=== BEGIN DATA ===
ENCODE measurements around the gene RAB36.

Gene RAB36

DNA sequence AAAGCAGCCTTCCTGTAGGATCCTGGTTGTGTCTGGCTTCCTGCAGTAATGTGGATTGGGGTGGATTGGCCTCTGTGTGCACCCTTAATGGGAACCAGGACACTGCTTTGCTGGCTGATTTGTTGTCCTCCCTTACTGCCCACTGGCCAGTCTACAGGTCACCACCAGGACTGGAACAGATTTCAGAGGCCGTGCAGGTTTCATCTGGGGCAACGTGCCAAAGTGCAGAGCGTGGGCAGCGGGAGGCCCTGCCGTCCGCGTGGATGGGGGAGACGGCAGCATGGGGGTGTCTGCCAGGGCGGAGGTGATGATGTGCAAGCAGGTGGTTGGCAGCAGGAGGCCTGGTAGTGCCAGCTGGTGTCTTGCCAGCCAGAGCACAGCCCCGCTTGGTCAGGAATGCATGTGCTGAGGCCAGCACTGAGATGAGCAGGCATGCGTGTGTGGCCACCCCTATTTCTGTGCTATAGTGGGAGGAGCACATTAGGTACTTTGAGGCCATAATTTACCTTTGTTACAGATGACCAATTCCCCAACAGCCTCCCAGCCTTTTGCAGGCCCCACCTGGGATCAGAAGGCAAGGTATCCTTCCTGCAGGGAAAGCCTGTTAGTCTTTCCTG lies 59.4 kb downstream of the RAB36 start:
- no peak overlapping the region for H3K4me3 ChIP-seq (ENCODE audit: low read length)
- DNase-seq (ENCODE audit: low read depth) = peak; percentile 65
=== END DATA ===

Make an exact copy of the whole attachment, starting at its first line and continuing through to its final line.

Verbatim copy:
ENCODE measurements around the gene RAB36.

Gene RAB36

DNA sequence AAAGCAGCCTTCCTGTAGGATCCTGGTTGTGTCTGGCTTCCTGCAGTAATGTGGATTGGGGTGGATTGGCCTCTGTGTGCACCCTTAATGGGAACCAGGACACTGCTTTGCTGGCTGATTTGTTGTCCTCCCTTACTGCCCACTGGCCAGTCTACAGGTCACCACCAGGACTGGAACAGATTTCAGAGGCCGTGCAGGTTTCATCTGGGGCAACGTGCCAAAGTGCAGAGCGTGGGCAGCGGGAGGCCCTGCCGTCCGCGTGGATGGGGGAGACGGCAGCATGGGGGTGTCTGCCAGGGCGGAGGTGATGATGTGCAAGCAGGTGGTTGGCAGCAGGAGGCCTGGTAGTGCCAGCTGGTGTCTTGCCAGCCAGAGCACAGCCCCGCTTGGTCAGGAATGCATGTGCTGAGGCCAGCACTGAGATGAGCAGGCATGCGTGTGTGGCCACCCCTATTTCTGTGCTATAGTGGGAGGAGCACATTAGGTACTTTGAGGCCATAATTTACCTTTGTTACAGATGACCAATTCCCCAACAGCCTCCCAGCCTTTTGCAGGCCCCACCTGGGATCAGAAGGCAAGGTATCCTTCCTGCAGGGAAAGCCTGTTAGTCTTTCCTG lies 59.4 kb downstream of the RAB36 start:
- no peak overlapping the region for H3K4me3 ChIP-seq (ENCODE audit: low read length)
- DNase-seq (ENCODE audit: low read depth) = peak; percentile 65